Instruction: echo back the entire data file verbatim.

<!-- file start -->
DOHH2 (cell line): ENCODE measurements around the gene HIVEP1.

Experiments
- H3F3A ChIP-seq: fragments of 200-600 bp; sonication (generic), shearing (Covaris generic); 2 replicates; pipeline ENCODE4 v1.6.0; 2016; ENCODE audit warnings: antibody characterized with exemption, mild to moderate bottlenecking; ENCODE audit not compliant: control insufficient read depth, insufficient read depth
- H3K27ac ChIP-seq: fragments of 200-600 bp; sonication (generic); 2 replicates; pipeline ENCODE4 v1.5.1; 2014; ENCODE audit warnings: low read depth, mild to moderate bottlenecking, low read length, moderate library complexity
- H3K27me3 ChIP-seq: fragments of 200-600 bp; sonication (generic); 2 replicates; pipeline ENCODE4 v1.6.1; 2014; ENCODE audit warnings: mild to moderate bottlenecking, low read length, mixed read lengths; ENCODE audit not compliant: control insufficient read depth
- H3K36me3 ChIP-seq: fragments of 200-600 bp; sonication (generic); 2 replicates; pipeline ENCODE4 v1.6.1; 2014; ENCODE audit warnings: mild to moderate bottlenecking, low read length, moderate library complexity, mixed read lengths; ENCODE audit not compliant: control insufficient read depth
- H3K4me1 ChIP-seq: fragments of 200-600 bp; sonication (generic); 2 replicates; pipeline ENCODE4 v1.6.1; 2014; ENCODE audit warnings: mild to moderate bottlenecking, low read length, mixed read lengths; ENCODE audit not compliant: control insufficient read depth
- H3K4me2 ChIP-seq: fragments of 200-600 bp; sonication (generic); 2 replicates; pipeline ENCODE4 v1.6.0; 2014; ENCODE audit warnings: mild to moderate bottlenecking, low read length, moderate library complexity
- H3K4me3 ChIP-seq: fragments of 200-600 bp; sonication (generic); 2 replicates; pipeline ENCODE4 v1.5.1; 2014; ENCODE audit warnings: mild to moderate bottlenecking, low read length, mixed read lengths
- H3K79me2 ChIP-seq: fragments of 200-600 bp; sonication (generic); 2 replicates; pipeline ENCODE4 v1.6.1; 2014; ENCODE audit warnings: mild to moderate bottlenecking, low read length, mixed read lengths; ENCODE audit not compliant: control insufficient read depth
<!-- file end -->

DOHH2 (cell line): ENCODE measurements around the gene HIVEP1.

Experiments
- H3F3A ChIP-seq: fragments of 200-600 bp; sonication (generic), shearing (Covaris generic); 2 replicates; pipeline ENCODE4 v1.6.0; 2016; ENCODE audit warnings: antibody characterized with exemption, mild to moderate bottlenecking; ENCODE audit not compliant: control insufficient read depth, insufficient read depth
- H3K27ac ChIP-seq: fragments of 200-600 bp; sonication (generic); 2 replicates; pipeline ENCODE4 v1.5.1; 2014; ENCODE audit warnings: low read depth, mild to moderate bottlenecking, low read length, moderate library complexity
- H3K27me3 ChIP-seq: fragments of 200-600 bp; sonication (generic); 2 replicates; pipeline ENCODE4 v1.6.1; 2014; ENCODE audit warnings: mild to moderate bottlenecking, low read length, mixed read lengths; ENCODE audit not compliant: control insufficient read depth
- H3K36me3 ChIP-seq: fragments of 200-600 bp; sonication (generic); 2 replicates; pipeline ENCODE4 v1.6.1; 2014; ENCODE audit warnings: mild to moderate bottlenecking, low read length, moderate library complexity, mixed read lengths; ENCODE audit not compliant: control insufficient read depth
- H3K4me1 ChIP-seq: fragments of 200-600 bp; sonication (generic); 2 replicates; pipeline ENCODE4 v1.6.1; 2014; ENCODE audit warnings: mild to moderate bottlenecking, low read length, mixed read lengths; ENCODE audit not compliant: control insufficient read depth
- H3K4me2 ChIP-seq: fragments of 200-600 bp; sonication (generic); 2 replicates; pipeline ENCODE4 v1.6.0; 2014; ENCODE audit warnings: mild to moderate bottlenecking, low read length, moderate library complexity
- H3K4me3 ChIP-seq: fragments of 200-600 bp; sonication (generic); 2 replicates; pipeline ENCODE4 v1.5.1; 2014; ENCODE audit warnings: mild to moderate bottlenecking, low read length, mixed read lengths
- H3K79me2 ChIP-seq: fragments of 200-600 bp; sonication (generic); 2 replicates; pipeline ENCODE4 v1.6.1; 2014; ENCODE audit warnings: mild to moderate bottlenecking, low read length, mixed read lengths; ENCODE audit not compliant: control insufficient read depth